This website uses cookies. By continuing you are agreeing to our privacy policy.

LUNG FORCE
 
  • Share this page:

LUNG FORCE Heroes

Eileen H.

Just over one year ago, at the age of 82 years, my worst nightmare came true; I was diagnosed with the non-small cell lung cancer (NSCLC) called adenocarcinoma. After a holiday in Bhutan and Sikkim, I had a slight cough but did not take any notice of it until one night I coughed up a lot of blood. Then I had to do something and I had to do it fast. I was sent for an X-ray, by now the cough was well entrenched and causing me a great deal of discomfort. Imagine my surprise on the Friday evening, only hours after the X-ray, when my GP telephoned me to say my right lung was partially collapsed and I had a "lung mass" which meant a tumour. My first reaction, was shock, this simply could not be true. Not me, I was far too healthy and I had given up cigarettes, 26 years ago.

Strangely, I didn't care about the cancer, I was going to die one day anyway, but I did care that I would have to cancel an expedition, I planned to the remote kingdom of Mustang in Nepal. I had waited fifty years for this opportunity and in the flash of an eye, my dream was gone. What was I to do? I live alone; my family cannot be described as close. How would I manage?

I phoned every help line, I looked on every web site on the internet. The prognosis was poor. Things took a turn for the worse after a scan and a bronchoscopy; I was told that if I had waited a further six months, I would be heading for the grave. I now had to have a biopsy so a decision could be made as to the kind of treatment I would be given. So off I traipsed to yet another hospital.

Telling people who needed to know was a nightmare, I could not bear the thought of sympathy or the pain it would cause my nearest and dearest. I narrowed it down to a select few; after all I didn't want the inevitable whispering behind my back and every one pussy footing round me. I had a disease, I had got to learn to live with it, just like high blood pressure and bronchitis, and there was little prospect of it going away.

After the biopsy, I had an appointment with the consultant oncologist at the Lingen Davies Clinic in Shrewsbury. I could not have found a better man. I heaved a sigh of relief when I found he was a Tamil Indian from the south of India with a good reputation. We both shared a love for Tamil food which is some of the best in the world. Hurrah, we had something in common. I had visited India countless times so I knew a little bit about his culture. He told me the bad news the tumour was 10.5 cms in size, it was leaning on the main vein and my wind pipe. It had taken over the lymph glands and there were nodules in the left lung. No wonder I was coughing. This was not good. At this point in the discussion; I mentally started choosing the hymns for my funeral service.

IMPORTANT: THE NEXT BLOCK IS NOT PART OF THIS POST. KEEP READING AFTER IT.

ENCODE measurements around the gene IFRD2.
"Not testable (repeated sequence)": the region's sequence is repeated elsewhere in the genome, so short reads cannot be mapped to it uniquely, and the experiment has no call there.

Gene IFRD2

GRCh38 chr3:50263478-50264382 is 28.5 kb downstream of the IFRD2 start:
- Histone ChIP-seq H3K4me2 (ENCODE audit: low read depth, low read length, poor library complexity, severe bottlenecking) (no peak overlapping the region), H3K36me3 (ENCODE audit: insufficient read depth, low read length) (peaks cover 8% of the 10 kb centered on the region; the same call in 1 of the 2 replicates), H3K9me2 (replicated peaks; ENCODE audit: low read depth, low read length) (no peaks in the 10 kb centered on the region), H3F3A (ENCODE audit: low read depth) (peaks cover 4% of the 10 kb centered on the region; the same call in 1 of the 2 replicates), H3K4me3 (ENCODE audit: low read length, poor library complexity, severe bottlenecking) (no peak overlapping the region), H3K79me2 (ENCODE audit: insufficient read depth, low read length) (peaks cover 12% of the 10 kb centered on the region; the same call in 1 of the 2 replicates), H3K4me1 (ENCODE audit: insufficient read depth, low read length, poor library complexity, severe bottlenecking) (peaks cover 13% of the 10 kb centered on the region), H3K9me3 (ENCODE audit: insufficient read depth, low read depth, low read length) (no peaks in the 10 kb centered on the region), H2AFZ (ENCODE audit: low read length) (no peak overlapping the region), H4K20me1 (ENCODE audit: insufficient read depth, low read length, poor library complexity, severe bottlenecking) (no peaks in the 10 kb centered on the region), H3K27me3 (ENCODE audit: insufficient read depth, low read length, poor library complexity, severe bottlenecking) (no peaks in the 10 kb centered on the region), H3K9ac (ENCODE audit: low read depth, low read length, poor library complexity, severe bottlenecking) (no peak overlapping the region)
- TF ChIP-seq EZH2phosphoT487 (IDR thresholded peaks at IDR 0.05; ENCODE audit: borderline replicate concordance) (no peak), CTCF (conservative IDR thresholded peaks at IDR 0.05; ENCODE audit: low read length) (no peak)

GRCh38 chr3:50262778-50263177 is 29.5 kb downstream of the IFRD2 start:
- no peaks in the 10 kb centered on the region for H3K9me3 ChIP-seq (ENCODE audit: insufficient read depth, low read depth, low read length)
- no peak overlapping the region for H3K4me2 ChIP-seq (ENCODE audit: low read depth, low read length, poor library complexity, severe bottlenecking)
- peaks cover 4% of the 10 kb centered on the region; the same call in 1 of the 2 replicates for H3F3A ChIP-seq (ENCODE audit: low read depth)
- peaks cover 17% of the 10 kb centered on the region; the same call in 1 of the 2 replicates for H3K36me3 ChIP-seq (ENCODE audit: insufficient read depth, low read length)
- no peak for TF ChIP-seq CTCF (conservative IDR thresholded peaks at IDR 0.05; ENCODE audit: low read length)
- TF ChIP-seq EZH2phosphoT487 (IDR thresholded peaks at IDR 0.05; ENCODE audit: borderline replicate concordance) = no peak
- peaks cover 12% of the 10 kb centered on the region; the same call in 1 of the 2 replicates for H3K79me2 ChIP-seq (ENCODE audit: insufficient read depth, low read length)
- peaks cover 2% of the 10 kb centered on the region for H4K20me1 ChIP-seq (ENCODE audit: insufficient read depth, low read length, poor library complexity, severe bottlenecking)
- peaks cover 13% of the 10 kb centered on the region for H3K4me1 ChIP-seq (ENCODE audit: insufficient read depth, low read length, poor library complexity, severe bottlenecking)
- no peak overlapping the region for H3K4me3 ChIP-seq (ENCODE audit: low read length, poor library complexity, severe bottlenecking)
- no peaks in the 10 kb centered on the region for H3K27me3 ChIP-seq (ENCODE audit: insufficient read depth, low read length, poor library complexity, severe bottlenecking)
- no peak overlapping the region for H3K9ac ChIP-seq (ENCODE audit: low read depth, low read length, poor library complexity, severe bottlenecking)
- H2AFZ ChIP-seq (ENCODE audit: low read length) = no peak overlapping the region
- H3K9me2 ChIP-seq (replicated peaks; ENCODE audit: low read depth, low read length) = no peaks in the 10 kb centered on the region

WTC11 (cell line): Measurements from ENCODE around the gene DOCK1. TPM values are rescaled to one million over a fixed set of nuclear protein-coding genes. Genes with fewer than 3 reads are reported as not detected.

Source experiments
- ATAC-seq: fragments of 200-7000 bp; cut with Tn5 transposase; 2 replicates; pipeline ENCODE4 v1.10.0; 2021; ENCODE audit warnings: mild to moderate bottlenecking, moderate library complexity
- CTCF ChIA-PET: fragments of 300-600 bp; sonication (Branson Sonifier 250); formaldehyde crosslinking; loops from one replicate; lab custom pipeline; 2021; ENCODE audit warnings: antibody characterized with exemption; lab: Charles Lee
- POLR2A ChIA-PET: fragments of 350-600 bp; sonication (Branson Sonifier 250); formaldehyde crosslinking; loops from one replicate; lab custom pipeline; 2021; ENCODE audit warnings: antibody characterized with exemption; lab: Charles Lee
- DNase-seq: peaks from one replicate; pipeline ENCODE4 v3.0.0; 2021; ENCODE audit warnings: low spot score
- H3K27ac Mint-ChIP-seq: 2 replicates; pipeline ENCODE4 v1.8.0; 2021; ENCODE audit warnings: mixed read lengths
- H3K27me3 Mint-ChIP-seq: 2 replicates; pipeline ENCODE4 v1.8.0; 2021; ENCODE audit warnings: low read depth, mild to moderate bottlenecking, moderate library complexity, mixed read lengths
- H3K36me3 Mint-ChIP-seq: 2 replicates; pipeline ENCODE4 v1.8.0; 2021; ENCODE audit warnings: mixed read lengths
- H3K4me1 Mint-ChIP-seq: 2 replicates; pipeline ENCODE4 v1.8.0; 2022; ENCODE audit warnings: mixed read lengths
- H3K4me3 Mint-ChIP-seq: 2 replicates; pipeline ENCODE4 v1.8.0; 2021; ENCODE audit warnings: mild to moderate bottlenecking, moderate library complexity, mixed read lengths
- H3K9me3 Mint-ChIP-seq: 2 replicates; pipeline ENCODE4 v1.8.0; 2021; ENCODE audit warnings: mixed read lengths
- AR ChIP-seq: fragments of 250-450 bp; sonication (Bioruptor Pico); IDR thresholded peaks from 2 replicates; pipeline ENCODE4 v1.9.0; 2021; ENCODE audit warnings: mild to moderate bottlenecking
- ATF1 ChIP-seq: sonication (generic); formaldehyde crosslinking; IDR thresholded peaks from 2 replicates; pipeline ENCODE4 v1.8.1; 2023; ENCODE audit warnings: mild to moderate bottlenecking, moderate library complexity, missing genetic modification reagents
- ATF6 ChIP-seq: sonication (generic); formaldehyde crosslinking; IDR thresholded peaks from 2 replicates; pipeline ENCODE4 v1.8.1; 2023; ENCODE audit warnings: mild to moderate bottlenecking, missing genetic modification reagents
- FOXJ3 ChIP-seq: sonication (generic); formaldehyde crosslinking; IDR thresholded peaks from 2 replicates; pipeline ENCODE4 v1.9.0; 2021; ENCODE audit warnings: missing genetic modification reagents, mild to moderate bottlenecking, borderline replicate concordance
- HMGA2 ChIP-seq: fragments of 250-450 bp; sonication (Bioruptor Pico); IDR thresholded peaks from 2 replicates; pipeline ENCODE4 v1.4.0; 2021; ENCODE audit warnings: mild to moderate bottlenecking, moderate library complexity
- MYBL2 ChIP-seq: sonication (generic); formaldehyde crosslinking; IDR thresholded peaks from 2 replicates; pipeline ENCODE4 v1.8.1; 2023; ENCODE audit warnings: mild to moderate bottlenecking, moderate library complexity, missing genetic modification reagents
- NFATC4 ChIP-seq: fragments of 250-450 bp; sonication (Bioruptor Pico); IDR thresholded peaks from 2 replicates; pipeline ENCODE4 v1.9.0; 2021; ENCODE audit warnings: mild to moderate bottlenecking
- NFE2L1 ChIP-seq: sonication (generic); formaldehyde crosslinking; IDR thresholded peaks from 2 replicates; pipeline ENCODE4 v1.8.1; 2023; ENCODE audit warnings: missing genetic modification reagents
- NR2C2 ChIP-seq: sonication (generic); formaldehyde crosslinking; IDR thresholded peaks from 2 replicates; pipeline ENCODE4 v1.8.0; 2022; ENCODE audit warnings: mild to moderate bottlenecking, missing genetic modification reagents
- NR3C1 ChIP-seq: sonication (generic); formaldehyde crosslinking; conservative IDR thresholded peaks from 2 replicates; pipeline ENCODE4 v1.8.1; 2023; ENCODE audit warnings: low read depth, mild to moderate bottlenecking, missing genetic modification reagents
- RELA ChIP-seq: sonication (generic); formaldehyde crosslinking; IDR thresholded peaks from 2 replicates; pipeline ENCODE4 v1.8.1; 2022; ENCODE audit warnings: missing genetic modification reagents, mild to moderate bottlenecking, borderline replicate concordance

I was offered palliative care because I could not be cured. He proposed the following treatment, a five-day course of radio therapy, a course of Dexamethazone and two years on a trial immune therapy drug Pembrolzimab also known as Keytruyda. This meant, I would have to attend the clinic every three weeks for treatment. Sounded like a death sentence, being tied to a clinic for two years.

There was no other option, I accepted the offer, and I felt privileged that I had been allowed to go on this trial at my age. According to the report, my health was excellent (the last time I had been in hospital was 1958) and I was a suitable candidate. The list of side effects of the drug was enormous; I did a quick check and decided to ignore them. They were more likely to kill me, than the cancer. There was nothing for it; I would have the treatment and work out later how to cope with my situation.